Last update12:12:22 PM

Back You are here: Home Lifestyle Food and Drink Food and Wine Tours

Food and Wine Tours

Bulgarian cuisine has its roots in a wealth of culinary traditions, some fiercely local and others the result of Bulgaria’s rich history of invasion by other cultures like the Slavs, Greeks and Turks. Some foreign dishes have over the centuries been combined with uniquely Bulgarian cooking methods bringing originality and variety to the Bulgarian table. Not everyone wants to scale mountains or dive for wrecks on their vacation and for those who love their grub and want the taste of real Bulgaria, a food and wine tour is the best way to enjoy the wonders of this enchanting land.

Bulgarian food is predominantly organic and extremely healthy with lots of grilled meat and a wide selection of salads. Bulgarians also seldom mix meat with dairy products – something that health freaks commend. Its wine is of outstanding quality and is the perfect accompaniment to any Bulgarian dish.

The Rhodope Mountains

The majestic Rhodope Mountains in Western Bulgaria are renowned for their local hospitality and tasty cuisine. The most popular dish from this region is the Rhodope Cheverme - lamb roasted on a spit over an open fire.  The smell alone is mouth-watering and the taste better than any other lamb you will ever have had the pleasure to eat. The Rhodopes also produce the best potatoes; they taste different to any other potato ever tasted because they are grown beneath layers of pine needles. The locals prepare them in many different ways; klin is a tasty Rhodopean dish containing Bulgaria’s famous feta cheese and often freshly picked nettles. The Rhodopean potato cake similar to Swiss Roesti is also extremely tasty.The Banitza produced here is also different to that made in other parts of the country; it is cooked from rice, milk, butter and sometimes dock and spinach leaves are added. Other delicious Rhodope dishes are katmi, which are thick pancakes baked on an open fire and kapama, a meat and vegetable stew cooked for eight hours in a traditional clay pot. You could order a bottle of local Mavrud from Assenovgrad to accompany your meal or try a cup of steaming goat’s milk – delicious!

Culinary Delights of Bansko

The ski town of Bansko is one of the best in Bulgaria for great food and wine. The town is full of high quality traditional restaurants serving Banski Sudzhuk, a dish made from pork and sweetbreads, Sache a meal of pork fillet, bacon, carrots, onion, mushrooms, baked peppers and white wine served on a traditional flat, clay plate.  Perhaps the most famous dish in this region is Bansko Kapama. This is a dish, which takes a long time to prepare and is traditionally served on Christmas Eve. It is made from minced pork, pork ribs, chicken, homemade Bulgarian sausage known as karvavitsa, rice and cabbage.  The dish is flavoured with local herbs and black pepper, then the whole dish is covered with the fresh cabbage leaves. Many Bansko restaurants also flavour food with a herb known as Polski Koprets, which grows in the meadows above the town; it tastes really good and smells like a combination of caraway and dill. Bansko is home to many small local wineries and its close proximity to one of Bulgaria’s most acclaimed wine growing regions, Melnik, mean that it has lots to offer even the most fickle connoisseur. The Damianitza Winery is devoted to the production of quality wines; the famous Melnik red was actually one of Winston Churchill’s favourites.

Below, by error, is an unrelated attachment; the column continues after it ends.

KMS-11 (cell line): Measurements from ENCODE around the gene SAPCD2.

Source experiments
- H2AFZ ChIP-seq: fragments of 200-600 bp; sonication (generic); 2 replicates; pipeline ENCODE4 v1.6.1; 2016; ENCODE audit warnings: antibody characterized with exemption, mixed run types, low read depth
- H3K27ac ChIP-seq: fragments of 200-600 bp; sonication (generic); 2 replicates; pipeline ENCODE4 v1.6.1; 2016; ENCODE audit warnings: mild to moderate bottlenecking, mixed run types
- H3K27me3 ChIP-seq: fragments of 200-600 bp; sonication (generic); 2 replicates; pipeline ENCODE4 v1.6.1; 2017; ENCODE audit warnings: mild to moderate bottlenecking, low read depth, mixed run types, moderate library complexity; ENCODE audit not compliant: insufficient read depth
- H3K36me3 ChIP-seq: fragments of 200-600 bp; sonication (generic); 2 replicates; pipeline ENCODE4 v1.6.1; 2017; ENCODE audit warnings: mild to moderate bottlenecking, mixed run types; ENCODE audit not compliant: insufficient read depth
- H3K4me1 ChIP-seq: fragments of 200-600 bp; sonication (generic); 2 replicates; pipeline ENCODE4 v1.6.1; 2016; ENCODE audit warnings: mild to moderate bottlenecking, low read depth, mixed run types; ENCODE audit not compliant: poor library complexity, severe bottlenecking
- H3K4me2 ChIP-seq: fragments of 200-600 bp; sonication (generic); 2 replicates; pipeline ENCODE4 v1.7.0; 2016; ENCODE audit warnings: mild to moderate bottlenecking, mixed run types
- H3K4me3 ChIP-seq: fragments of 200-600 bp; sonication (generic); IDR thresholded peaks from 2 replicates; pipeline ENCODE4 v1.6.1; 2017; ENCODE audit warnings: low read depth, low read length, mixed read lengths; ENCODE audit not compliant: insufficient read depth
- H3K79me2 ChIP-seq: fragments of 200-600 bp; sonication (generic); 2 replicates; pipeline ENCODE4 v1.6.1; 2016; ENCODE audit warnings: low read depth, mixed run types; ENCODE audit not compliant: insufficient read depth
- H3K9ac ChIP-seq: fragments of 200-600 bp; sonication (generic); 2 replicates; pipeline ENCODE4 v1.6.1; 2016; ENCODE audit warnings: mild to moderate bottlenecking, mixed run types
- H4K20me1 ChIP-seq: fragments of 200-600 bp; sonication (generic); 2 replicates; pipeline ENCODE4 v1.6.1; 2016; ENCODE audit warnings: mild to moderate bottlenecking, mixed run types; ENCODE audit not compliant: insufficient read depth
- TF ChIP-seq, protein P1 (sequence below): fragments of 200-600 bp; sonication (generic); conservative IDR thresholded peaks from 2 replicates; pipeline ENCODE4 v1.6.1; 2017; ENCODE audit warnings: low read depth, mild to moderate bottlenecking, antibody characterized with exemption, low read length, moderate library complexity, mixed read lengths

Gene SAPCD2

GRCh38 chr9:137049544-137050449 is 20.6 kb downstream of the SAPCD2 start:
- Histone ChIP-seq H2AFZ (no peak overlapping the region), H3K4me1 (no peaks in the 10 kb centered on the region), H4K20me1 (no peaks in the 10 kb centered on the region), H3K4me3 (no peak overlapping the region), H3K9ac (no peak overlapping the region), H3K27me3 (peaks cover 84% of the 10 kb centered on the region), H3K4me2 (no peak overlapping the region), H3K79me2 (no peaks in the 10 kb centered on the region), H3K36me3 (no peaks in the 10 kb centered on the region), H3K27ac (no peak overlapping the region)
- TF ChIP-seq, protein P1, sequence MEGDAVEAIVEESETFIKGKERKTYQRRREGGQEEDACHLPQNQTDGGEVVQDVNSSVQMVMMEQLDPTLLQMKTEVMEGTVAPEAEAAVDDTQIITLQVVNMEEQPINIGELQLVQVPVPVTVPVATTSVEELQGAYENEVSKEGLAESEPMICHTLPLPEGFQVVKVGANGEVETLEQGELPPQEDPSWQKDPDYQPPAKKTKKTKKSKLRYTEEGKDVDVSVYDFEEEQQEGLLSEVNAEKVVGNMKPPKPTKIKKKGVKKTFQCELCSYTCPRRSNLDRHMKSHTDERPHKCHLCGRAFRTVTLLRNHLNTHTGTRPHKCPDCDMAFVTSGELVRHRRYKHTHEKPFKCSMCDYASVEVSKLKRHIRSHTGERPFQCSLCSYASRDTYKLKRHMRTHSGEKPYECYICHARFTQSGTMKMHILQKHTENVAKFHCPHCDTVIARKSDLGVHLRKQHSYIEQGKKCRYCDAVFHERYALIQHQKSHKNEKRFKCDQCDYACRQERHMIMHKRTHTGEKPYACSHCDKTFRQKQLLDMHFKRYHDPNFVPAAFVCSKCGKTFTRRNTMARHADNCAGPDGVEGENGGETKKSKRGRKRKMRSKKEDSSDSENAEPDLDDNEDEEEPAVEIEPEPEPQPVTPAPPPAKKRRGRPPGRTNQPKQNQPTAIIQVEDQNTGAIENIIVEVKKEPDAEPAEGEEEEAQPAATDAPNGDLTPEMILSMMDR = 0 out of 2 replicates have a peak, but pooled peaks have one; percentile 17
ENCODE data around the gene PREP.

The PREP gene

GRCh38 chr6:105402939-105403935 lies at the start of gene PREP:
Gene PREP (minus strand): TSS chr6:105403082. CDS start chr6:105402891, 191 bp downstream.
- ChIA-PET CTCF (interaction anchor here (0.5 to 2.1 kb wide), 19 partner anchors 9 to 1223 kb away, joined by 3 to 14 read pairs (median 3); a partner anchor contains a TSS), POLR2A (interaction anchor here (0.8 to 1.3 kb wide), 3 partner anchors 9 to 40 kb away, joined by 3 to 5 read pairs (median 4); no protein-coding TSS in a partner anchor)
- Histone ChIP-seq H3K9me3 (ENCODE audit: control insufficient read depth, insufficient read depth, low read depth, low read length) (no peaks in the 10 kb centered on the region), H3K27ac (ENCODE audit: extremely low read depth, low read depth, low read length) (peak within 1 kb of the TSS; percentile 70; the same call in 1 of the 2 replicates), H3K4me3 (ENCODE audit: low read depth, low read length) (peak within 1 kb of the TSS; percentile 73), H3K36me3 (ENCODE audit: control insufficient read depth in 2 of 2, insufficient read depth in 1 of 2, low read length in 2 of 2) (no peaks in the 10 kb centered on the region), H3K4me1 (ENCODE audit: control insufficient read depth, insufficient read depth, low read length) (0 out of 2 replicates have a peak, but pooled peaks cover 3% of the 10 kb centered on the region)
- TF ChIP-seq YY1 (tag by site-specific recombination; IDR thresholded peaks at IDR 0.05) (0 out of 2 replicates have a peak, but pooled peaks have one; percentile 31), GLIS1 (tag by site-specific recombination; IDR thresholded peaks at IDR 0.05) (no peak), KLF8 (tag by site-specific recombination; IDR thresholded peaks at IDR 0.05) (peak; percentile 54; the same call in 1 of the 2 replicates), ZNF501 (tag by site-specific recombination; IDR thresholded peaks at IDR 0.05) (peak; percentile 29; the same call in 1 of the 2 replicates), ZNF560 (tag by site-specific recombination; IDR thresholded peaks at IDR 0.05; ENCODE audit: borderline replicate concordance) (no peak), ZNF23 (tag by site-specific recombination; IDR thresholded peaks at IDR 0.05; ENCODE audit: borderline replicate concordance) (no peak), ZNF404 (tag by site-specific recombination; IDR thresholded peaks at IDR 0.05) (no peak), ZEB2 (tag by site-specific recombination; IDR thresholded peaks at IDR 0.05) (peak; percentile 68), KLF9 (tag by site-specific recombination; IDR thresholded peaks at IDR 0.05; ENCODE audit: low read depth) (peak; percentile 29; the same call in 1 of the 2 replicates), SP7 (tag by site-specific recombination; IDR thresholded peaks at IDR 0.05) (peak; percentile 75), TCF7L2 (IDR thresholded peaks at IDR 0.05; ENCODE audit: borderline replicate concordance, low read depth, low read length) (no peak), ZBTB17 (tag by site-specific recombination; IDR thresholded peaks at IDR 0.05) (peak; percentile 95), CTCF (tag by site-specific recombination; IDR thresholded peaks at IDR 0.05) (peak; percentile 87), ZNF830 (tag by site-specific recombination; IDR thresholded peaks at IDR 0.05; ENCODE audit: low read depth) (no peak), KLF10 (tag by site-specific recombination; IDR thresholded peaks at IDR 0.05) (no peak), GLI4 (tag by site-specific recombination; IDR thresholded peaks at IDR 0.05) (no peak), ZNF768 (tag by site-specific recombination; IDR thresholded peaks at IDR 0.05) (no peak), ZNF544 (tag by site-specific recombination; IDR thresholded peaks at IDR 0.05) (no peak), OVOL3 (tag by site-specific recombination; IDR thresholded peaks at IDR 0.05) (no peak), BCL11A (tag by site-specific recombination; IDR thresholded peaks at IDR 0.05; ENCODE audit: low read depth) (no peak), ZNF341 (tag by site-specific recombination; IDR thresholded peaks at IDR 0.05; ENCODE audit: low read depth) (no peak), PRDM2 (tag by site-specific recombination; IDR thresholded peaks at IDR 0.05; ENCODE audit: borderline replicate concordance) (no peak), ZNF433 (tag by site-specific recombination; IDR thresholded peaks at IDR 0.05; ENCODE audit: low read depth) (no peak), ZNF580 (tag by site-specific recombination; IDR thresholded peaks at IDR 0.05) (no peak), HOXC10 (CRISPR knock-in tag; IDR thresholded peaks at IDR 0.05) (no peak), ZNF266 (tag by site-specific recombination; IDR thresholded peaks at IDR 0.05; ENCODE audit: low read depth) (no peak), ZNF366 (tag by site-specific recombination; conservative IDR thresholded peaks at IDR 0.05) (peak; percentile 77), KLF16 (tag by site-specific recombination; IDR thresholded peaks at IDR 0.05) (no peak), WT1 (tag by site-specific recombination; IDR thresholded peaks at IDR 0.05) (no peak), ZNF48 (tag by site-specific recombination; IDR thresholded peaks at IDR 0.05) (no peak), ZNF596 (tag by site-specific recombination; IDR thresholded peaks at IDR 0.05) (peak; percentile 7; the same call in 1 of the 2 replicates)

Coastal Cuisine

Fish is of course the speciality on the Black Sea coast and there are many ways in which it is prepared including roasting it in the oven with vegetables or an onion sauce. One of the most popular dishes in this region is the Bulgarian fish soup particularly that made in the Kavarna region, where it is made from several varieties of fish and a chilli sauce. The Dalboka Mussel Farm should also be part of every gourmand’s food tour. Mussels are extremely popular on the coast and it is a common sight to see locals diving for mussels during the summer. The Dalboka Mussel farm is close to Kavarna and offers the largest selection of mussel and seafood dishes in the country. (Read more in our article on mussel farming in our food and drink section.) The classic mussel dish served along the coast is however fresh mussels cooked in a pot with vegetables, white wine and Tabasco sauce. Sozopol Mussels and Tsatsa are also very popular; Tsatsa little more than fresh, fried sprat sprinkled with fresh lemon juice, whilst it is a simple dish it is extremely healthy as the fish is full of protein and also tastes delicious. Dobroudjanska Banitsa is also as speciality of this area. Wineries on Bulgaria’s Black Sea coast grow 30% of all of the country’s vines and 53% of all of the country’s white wine. White wine is a perfect accompaniment for the many tasty fish dishes and it is worth trying wines from Pomorie like Muscat, Sauvignon blanc and Ugni blanc.


Whilst enjoying the many culinary delights in Bulgaria, be sure to try the local grape and plum brandies known as Rakiya. They are served with a salad (the best being the Shopska salad), which is the started to any meal here. Every local will tell you that his home brewed Rakiya is the best you will ever taste – that is a matter of opinion though. One thing is certain it will blow your socks off!

For further reading, take a look at Blue Yonder Holidays article BlueYonderHolidays.com

Pictures courrtesy of  Kiril Kapustin www.imagesfrombulgaria.com